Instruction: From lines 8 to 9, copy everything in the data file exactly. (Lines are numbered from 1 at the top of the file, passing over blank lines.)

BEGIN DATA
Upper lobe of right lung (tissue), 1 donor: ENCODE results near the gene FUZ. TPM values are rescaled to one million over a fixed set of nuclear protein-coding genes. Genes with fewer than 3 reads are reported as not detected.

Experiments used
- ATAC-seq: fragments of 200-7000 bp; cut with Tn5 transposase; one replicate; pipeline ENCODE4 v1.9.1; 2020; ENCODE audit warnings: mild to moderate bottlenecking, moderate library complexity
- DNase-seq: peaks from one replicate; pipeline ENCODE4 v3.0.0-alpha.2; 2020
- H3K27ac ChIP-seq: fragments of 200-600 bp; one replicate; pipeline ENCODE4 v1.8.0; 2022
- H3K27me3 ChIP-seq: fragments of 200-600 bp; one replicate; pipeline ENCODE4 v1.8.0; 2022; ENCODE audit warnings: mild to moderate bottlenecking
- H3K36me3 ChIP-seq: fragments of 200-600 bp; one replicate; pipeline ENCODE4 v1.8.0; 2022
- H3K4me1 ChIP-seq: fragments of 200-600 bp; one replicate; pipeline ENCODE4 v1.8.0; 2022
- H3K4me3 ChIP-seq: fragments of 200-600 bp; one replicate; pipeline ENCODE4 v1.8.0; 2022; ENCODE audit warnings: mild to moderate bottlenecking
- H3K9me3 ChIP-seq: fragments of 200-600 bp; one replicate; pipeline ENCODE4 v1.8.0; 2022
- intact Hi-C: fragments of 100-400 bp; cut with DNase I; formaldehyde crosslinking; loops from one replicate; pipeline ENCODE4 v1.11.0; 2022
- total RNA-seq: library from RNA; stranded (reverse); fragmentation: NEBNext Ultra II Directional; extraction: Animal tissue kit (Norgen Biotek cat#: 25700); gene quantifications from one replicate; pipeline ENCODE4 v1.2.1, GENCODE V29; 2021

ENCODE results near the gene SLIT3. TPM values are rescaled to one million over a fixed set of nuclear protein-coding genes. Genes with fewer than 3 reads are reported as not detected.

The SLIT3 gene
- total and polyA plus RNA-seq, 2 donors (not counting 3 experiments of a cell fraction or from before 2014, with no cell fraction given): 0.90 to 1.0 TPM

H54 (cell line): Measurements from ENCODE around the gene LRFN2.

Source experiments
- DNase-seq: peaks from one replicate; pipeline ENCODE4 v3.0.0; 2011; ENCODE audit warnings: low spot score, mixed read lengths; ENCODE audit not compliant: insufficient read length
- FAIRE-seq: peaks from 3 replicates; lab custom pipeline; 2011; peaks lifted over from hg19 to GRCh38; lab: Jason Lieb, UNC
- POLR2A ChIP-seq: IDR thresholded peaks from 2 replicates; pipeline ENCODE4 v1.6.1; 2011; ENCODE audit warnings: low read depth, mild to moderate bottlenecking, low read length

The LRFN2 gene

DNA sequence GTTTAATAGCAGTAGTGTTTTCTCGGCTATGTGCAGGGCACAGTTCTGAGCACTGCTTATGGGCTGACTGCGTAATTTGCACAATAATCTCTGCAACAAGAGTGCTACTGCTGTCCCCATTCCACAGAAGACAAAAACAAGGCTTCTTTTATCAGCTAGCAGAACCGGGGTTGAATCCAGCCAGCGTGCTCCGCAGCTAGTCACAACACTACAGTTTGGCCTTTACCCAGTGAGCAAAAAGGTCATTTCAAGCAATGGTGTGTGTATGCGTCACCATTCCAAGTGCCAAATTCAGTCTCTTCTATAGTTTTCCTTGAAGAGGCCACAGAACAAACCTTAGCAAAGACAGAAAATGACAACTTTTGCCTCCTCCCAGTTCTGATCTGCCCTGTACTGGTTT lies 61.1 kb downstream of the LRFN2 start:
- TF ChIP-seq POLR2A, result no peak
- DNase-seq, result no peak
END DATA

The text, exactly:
- H3K4me1 ChIP-seq: fragments of 200-600 bp; one replicate; pipeline ENCODE4 v1.8.0; 2022
- H3K4me3 ChIP-seq: fragments of 200-600 bp; one replicate; pipeline ENCODE4 v1.8.0; 2022; ENCODE audit warnings: mild to moderate bottlenecking